UK Economy
Only 80,000 of 1.1m UK jobs added since 2008 were full-time employee positions
By Michael Hennigan, Finfacts founder and editor
Nov 12, 2014 - 4:21 PM

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Data published today by the Office for National Statistics show that only 80,000 of the 1.1m UK jobs or 7% added since Q1 2008, were full-time employee positions.

In Q1 2008 full-time employee positions accounted for 64.4% of total jobs and in September 2014 the ratio was 62.4% - the fall in the percentage amounts to 634,000 jobs.

The TUC (Trades Union Congress) said yesterday that "it believes that the rise in self-employment is at least in part a result of people who are unable to find employee jobs being forced into false self-employment – an exploitation of workers used by some companies to evade taxes and avoid respecting employment rights and entitlements such as holiday pay, sick pay and pensions."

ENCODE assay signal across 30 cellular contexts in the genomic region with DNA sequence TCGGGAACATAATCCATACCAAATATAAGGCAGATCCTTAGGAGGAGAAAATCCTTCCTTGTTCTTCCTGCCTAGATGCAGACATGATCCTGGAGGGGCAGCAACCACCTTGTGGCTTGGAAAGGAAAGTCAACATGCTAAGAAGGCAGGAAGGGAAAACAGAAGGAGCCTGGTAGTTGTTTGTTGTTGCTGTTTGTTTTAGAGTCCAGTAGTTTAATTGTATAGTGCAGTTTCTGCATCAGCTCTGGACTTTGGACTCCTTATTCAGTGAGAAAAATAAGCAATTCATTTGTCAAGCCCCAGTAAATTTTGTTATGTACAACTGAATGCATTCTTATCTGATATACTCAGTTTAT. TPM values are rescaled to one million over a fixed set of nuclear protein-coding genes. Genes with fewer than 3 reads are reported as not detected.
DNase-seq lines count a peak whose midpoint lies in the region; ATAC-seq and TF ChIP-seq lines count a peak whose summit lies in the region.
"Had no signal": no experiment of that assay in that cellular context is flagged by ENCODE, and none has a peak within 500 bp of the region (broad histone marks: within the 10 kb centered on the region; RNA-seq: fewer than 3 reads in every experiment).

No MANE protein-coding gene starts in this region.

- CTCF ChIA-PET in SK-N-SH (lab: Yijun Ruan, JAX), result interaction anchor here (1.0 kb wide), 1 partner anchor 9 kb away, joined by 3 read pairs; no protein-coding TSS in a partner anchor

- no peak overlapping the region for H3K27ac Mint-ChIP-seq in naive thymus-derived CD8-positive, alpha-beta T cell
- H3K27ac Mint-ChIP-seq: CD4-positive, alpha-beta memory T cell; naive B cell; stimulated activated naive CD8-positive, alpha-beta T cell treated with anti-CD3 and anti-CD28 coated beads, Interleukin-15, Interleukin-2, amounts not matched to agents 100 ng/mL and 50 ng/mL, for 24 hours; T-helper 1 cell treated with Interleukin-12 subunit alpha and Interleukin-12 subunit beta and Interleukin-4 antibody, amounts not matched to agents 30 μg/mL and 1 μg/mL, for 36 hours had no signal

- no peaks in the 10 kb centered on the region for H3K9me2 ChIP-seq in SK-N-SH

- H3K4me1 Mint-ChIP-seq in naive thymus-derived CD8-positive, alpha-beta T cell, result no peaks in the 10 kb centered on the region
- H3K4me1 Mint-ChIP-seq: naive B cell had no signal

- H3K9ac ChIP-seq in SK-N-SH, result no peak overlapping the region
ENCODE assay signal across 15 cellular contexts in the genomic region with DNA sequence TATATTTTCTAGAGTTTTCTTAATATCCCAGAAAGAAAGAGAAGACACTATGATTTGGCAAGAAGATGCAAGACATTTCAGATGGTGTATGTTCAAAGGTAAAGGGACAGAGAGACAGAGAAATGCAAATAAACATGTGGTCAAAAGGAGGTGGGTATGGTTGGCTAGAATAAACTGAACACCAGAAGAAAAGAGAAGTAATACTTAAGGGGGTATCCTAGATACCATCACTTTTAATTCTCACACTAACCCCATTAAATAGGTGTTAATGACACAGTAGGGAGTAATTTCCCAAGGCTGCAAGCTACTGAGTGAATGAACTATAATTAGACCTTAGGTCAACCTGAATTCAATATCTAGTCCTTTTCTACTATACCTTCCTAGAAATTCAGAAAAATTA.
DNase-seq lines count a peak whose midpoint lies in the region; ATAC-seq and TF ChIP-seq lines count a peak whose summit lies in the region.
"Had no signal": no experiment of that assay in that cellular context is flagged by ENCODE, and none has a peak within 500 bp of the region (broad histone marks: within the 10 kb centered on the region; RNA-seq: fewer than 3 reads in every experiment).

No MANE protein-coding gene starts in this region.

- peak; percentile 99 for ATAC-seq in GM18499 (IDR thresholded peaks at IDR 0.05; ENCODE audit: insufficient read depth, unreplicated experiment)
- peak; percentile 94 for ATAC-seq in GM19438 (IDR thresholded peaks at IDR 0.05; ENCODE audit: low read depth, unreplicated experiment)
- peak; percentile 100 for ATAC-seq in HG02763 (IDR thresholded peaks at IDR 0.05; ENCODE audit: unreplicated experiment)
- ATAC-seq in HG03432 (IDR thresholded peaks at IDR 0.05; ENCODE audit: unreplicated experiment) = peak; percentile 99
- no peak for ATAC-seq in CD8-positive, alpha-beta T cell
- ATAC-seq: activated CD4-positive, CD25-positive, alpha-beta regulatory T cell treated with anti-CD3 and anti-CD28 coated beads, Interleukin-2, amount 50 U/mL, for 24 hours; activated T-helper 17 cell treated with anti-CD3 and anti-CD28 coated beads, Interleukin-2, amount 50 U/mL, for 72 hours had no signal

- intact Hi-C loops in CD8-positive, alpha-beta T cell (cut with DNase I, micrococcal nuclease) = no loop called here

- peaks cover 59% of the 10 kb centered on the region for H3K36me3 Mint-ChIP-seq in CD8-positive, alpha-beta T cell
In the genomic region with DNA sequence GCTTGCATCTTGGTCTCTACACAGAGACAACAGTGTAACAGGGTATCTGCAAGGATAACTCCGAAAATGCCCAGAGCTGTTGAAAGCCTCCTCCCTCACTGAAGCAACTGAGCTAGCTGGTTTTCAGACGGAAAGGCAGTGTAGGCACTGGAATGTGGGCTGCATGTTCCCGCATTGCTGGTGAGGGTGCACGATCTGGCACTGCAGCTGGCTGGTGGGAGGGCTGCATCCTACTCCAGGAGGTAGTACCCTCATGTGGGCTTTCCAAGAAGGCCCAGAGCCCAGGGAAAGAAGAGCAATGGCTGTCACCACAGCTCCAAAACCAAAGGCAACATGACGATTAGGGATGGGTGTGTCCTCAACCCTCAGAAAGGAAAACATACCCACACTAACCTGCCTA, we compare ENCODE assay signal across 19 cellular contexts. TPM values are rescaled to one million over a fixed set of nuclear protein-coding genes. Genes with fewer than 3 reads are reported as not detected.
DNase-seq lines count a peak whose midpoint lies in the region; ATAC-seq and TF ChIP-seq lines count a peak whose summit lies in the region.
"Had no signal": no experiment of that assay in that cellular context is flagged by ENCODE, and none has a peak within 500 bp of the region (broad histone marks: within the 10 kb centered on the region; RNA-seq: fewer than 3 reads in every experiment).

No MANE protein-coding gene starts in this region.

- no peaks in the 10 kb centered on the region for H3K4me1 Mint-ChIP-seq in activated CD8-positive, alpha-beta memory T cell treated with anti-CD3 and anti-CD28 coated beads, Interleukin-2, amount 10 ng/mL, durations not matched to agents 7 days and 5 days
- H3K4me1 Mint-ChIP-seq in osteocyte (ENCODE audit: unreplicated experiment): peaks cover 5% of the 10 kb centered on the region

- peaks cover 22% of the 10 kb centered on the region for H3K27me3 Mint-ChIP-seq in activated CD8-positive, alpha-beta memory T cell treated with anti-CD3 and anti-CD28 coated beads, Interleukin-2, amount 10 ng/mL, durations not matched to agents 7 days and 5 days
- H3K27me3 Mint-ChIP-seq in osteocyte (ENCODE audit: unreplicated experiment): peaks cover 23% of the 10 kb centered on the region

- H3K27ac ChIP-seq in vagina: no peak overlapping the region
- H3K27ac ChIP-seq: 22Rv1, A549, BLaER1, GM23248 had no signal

In Ireland in June 2014 the number of full-time employees (ex public schemes) was 1.515m compared with 1.732m in Q1 2014 while the ratio of total employment was unchanged at 60%.

15,000 of the 60,000 Irish jobs added since March 2011 when the current governing coalition took power, are full-time employee positions; 5,000 part-time positions; self employment without employees rose 24,000 and schemes added 16,000.

See more here:

Irish Jobs: Policy flaws require Bruton's focus not spinning for headlines

UK added 112,000 jobs in third quarter; Pay inches above inflation - first time in 5 years

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